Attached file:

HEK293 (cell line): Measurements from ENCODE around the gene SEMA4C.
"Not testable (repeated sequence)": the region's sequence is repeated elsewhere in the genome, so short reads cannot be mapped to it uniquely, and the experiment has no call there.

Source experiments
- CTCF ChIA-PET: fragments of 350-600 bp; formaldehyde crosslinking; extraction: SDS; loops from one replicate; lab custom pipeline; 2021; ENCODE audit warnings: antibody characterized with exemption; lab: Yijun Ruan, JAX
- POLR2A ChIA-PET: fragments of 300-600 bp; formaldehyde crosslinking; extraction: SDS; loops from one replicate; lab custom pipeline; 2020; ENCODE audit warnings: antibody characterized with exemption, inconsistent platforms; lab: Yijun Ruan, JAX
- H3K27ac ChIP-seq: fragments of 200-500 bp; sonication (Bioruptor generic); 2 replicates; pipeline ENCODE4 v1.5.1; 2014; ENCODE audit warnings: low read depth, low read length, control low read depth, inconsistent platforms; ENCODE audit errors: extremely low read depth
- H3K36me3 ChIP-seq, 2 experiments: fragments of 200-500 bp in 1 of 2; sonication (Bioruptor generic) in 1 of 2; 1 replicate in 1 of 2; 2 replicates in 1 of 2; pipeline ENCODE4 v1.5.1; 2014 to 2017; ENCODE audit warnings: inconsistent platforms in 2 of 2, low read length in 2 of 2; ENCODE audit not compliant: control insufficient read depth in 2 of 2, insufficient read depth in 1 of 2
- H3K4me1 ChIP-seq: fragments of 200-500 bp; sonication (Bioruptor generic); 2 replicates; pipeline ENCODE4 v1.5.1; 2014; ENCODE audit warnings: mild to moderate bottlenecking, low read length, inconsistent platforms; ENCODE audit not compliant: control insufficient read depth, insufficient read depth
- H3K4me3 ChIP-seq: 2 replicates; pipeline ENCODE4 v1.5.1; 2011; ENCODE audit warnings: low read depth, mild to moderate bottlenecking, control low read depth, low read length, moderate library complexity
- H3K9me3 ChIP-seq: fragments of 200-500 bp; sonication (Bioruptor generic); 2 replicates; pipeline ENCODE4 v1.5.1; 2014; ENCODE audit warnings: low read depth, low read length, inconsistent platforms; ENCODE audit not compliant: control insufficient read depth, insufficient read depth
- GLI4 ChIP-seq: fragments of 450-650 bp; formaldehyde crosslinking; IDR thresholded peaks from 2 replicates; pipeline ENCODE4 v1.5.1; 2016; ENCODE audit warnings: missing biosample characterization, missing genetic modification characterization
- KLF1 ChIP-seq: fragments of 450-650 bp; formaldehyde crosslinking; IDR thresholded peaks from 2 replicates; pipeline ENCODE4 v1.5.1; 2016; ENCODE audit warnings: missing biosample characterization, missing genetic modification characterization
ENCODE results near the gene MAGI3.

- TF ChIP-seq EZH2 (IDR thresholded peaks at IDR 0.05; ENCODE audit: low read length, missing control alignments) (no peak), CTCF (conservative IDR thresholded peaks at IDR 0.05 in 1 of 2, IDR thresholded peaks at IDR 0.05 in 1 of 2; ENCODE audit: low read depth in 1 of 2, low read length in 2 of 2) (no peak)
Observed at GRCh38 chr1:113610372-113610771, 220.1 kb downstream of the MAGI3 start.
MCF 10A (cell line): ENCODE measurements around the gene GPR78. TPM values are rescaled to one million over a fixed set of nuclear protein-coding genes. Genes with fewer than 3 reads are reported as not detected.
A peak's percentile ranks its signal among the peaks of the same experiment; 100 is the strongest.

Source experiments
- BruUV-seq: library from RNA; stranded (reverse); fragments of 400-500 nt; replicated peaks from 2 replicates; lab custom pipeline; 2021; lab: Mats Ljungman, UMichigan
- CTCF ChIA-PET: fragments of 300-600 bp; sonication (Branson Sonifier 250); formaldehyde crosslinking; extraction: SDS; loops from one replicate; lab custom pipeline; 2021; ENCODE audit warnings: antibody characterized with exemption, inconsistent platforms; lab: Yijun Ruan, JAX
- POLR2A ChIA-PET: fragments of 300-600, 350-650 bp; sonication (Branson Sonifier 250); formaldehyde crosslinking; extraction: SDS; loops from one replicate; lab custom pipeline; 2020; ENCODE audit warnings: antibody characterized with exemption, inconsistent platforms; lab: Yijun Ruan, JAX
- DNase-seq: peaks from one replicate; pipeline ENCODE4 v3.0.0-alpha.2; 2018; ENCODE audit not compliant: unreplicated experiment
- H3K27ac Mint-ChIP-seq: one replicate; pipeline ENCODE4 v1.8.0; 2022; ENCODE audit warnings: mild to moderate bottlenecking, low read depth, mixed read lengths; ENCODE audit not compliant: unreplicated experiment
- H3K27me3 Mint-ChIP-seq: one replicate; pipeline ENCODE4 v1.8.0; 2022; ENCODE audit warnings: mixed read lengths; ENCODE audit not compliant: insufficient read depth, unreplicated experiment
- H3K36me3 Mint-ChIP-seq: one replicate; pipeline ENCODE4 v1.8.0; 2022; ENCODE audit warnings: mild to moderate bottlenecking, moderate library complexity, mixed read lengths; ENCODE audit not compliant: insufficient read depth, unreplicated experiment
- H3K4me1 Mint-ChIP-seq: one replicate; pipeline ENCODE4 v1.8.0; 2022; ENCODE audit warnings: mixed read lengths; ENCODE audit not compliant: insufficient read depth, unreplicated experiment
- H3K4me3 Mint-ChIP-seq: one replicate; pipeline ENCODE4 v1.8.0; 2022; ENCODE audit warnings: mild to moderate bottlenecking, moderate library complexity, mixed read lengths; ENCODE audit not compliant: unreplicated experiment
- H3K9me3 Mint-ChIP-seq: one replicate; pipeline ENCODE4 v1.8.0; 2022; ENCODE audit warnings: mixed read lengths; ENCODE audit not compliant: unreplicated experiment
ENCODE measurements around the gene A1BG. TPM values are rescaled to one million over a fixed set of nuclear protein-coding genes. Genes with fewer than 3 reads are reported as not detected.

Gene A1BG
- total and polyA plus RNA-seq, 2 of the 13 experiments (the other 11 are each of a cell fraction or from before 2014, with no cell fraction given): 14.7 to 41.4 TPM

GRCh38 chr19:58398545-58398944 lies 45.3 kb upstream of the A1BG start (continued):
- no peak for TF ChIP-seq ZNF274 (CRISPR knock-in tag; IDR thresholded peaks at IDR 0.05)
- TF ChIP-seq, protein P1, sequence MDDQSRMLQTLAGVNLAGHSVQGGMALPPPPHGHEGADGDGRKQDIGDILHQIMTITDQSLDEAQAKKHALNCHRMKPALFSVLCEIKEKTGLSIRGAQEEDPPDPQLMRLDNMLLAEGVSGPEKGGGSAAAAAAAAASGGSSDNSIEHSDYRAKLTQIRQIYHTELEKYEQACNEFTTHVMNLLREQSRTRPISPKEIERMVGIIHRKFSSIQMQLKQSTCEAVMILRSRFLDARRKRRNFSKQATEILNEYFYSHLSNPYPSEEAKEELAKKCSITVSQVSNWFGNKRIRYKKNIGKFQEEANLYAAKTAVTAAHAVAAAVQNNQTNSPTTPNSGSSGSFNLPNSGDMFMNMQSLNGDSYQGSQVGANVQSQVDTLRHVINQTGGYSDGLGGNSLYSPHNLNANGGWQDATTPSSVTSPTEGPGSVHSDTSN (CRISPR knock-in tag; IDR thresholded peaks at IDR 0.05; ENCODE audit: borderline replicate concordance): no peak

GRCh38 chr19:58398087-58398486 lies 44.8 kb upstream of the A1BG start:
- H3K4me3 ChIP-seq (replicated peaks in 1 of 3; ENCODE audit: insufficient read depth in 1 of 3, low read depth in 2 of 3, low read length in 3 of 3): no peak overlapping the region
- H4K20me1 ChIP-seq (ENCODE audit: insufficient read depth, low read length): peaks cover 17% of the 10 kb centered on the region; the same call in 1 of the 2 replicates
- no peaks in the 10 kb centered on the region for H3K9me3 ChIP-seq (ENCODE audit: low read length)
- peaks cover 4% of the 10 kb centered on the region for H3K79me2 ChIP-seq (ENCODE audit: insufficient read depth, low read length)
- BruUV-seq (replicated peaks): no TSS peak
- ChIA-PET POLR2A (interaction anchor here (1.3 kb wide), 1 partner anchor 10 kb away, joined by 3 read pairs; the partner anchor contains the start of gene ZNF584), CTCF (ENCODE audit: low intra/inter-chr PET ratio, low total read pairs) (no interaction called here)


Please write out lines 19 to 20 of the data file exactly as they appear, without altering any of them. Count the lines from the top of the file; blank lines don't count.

- BruUV-seq: library from RNA; stranded (reverse); fragments of 400-500 nt; replicated peaks from 2 replicates; lab custom pipeline; 2021; lab: Mats Ljungman, UMichigan
- CTCF ChIA-PET: fragments of 300-600 bp; sonication (Branson Sonifier 250); formaldehyde crosslinking; extraction: SDS; loops from one replicate; lab custom pipeline; 2021; ENCODE audit warnings: antibody characterized with exemption, inconsistent platforms; lab: Yijun Ruan, JAX